I will say, however, in many ways I consider myself part of the problem rather than part of the solution, in that my goal for a balanced fermentation profile quickly took the sidecar (yes, in my analogy I’m driving a motorcycle and sidecar rather than a stuffy sedan) to bold hop oils. As an early adopter, I was one of many brewers playing with the different dials to experiment with how thick in mouthfeel and hop-saturated a beer we could make, veering from IPA to beer-based milkshakes (I’m looking at you lactose and fruit puree additions!), which will surely become a recognized style of its own in the future. Perhaps, in the words of Dr. Ian Malcolm, we were so preoccupied with whether we could, that we didn't stop to think if we should. And thus began the space race for hopping rates, braggadociously measured in pounds per barrel (lbs/bbl) and even approaching rates of pounds per gallon (lbs/gal), analogous to a similar competition for IBUs in IPA a decade prior. While I personally burned myself out on this style by late 2017, let me once again pledge undying support of any style of fermentation that makes people happy, even if it doesn’t light my fire!

That brings us to January 2019. After a more than a year of essentially “limiting” beer consumption (I put limiting in quotes because no doctor who would like to keep their license could in good conscience describe my alcohol intake as limited) to nuanced and quaffable lager and spontaneous beer, I’m ready to cautiously reinvigorate my love for IPA. This time around, I’m hitting the proverbial reset, aiming for a restrained take on “Juicy or Hazy IPA” (despite my disdain for the style name, I am pleased the Brewers Association entered this style into official guidelines in 2018) that blends in the easy drinking, crisp structure characteristic of German-style Helles. Enter “The Heirloom”, my first batch targeting the aforementioned profile. The Heirloom is a Hazy IPA that (a) sits upon a grist of 65% Pilsner, 32% Spelt (an heirloom wheat cultivar), and 3% acidulated malt (for mash pH optimization), (b) contains a subtle Calcium Chloride addition to the mash (not too shockingly, in the spirit of simplicity I’ve noticed “less is more” for adjustments to our water, often opting for negligible to no adjustments), (c) is modestly hopped at a rate of ~2lbs/bbl comprised of Amarillo, Eldorado, Simcoe (3:2:1) introduced post-boil to the whirlpool, during the tail-end of fermentation, and as a single dry hop addition to push forward an aromatic blend of mango, peach, and orange juice, and (d) is fermented with an expressive English ale yeast strain at a relatively low pitch rate and temperature to selectively pressure an apricot-forward ester profile.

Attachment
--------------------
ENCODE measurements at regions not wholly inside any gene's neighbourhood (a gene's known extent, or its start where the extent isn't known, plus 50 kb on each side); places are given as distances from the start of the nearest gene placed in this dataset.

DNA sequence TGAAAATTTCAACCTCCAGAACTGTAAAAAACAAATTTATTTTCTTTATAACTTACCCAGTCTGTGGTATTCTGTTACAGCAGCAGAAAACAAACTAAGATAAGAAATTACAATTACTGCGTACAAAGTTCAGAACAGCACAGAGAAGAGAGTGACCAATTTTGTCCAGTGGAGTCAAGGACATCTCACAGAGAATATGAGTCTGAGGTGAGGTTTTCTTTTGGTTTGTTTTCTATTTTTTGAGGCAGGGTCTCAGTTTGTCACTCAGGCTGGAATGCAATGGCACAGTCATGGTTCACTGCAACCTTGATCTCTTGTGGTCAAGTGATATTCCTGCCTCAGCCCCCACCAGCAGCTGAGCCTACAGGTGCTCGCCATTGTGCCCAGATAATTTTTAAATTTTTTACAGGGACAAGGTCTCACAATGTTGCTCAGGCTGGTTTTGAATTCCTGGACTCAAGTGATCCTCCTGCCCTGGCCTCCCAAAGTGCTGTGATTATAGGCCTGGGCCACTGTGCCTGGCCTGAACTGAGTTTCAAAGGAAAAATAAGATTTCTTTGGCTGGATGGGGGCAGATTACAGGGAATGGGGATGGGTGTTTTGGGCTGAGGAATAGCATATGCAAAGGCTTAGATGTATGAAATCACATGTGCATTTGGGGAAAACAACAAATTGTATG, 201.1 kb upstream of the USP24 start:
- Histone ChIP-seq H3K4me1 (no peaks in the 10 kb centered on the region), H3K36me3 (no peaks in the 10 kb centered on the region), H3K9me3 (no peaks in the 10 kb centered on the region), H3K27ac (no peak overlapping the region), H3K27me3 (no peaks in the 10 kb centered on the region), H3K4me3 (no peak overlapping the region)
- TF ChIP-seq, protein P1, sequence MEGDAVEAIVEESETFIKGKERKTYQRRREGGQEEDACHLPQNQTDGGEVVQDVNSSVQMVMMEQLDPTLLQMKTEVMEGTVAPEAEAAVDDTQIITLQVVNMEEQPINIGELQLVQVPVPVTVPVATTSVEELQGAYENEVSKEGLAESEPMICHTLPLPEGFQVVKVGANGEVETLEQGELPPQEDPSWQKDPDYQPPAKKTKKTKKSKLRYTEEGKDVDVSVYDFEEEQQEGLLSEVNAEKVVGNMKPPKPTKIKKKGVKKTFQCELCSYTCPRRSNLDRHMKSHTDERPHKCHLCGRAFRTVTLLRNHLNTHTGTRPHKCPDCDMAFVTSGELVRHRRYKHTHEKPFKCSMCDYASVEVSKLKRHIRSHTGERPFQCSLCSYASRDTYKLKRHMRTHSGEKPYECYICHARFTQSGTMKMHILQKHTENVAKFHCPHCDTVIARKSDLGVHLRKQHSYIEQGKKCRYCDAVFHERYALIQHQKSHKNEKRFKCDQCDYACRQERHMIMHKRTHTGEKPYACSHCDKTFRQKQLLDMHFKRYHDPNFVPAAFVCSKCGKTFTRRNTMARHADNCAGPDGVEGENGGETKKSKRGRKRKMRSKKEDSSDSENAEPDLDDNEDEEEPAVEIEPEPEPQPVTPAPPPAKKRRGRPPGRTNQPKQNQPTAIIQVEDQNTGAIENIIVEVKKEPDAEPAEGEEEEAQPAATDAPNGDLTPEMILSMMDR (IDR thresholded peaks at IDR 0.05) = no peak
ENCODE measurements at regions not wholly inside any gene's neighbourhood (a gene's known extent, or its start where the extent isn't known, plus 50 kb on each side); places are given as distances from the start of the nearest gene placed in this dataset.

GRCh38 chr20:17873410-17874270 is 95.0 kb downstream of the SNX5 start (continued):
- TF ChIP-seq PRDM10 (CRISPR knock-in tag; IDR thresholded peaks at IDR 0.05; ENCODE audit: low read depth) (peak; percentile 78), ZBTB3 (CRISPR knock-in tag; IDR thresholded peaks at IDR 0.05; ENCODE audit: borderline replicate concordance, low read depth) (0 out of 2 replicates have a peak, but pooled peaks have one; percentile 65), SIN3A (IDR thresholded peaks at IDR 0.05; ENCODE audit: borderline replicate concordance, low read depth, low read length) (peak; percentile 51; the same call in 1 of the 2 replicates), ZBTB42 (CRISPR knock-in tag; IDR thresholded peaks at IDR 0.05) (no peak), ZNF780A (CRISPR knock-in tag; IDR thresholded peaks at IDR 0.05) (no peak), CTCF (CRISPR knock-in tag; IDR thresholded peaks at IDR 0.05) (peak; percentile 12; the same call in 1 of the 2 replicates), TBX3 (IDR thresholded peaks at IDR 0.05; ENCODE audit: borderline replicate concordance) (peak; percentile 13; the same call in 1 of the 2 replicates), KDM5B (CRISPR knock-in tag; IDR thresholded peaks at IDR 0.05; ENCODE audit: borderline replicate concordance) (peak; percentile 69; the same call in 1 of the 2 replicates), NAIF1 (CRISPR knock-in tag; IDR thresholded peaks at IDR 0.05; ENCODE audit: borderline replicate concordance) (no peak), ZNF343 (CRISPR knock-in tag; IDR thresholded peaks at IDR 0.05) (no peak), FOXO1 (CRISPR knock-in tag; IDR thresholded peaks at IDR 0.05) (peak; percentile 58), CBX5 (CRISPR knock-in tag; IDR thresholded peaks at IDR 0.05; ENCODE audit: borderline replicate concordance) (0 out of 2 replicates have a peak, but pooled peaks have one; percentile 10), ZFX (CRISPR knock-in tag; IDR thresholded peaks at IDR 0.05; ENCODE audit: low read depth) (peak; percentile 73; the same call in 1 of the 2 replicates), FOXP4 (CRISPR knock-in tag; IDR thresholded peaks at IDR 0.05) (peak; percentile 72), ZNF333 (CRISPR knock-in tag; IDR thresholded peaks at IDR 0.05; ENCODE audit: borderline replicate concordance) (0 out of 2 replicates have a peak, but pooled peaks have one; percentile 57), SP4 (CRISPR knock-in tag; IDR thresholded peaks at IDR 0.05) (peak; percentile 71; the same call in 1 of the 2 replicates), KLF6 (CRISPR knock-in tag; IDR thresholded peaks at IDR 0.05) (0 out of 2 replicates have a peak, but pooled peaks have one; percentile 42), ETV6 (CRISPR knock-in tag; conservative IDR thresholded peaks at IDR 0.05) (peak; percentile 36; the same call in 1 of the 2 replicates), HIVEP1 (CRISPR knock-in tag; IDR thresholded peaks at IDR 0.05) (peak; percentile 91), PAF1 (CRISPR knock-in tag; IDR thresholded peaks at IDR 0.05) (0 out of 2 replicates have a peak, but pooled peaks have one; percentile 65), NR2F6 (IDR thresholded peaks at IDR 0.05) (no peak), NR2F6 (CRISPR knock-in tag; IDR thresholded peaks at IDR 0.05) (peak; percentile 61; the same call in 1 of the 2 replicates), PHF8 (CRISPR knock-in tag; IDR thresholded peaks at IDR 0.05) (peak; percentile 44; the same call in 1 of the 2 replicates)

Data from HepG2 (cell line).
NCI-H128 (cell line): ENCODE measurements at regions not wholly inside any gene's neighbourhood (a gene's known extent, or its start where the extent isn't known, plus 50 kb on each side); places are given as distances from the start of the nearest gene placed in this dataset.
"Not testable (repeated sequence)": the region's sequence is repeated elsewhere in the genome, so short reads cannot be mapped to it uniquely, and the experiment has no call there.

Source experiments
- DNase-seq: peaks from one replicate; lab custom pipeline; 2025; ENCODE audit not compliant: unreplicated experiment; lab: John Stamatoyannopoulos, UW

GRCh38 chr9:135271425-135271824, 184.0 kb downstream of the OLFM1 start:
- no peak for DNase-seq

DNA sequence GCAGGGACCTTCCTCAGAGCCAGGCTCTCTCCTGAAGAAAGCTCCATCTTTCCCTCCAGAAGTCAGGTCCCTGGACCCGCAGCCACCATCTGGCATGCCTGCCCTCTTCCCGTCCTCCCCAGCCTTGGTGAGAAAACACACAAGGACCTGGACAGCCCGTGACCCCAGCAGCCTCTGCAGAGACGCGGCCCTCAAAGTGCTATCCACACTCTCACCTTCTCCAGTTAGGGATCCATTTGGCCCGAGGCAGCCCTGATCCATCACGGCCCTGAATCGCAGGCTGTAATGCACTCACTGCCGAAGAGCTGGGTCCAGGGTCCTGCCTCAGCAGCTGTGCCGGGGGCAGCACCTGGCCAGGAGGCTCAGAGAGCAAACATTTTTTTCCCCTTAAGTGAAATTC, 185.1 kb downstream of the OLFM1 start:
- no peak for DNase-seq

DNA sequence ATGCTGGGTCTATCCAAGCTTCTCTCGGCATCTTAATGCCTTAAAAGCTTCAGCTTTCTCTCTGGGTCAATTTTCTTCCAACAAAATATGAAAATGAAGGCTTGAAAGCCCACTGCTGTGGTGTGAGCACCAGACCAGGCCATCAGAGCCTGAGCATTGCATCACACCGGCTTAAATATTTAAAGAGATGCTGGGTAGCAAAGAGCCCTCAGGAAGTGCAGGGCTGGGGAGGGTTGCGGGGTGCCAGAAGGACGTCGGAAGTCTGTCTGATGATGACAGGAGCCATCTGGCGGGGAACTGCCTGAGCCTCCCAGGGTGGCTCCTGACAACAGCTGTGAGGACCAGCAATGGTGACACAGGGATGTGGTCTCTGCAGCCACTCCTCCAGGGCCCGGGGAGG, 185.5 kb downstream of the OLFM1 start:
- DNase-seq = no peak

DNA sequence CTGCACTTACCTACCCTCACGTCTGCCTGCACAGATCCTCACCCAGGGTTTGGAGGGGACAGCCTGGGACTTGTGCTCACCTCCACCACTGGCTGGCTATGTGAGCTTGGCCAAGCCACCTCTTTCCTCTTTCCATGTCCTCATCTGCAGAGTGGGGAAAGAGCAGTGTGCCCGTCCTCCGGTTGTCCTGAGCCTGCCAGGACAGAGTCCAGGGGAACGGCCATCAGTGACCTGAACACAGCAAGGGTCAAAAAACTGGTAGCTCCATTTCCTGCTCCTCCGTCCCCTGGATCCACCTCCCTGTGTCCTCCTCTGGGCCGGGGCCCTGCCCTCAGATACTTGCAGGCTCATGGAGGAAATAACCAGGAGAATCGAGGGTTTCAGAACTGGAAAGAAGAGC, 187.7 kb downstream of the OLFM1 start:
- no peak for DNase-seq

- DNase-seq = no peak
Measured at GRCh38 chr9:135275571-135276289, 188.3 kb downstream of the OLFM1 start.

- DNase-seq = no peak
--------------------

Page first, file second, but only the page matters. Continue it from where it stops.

Our spelt IPA, The Heirloom, brewed in collaboration with  D  enver Milk Marke  t ;  photo by Stacey McMahan.

Our spelt IPA, The Heirloom, brewed in collaboration with Denver Milk Market; photo by Stacey McMahan.

Despite what I now recognize to be a long diatribe that has certainly lost 99.9% of readers, if you are in the .1%, I’ve actually left out a bunch of specific details - not for any lack of transparency or proprietary recipe bull crap, but for the purpose of keeping this post at least somewhat legible. If you would like any additional details, please post a message below and I’ll be more than happy to dive further down the rabbit hole. Oh yeah, for my marketing sisters and brothers: the first batch of this concept will be released as the fourth collaboration between 4 Noses Brewing & The Denver Milk Market. Our name for this fermentation, The Heirloom, stems from the major use of spelt, an heirloom wheat cultivar, as the protein-rich adjunct in the grist. This is not the hoppiest, haziest, nor most intense beer on the market, far from it! My hope for this beer is repeated drinkability, utilizing techniques to minimize hopping rates while maximizing aroma in order to keep this beer as digestible as possible. As I’ve mentioned in relation to my love of lager and spontaneous beer, I most want to provide an experience for you that is simultaneously tantalizing to the senses while comforting to the palate, even after repeated responsible consumption. L’chaim!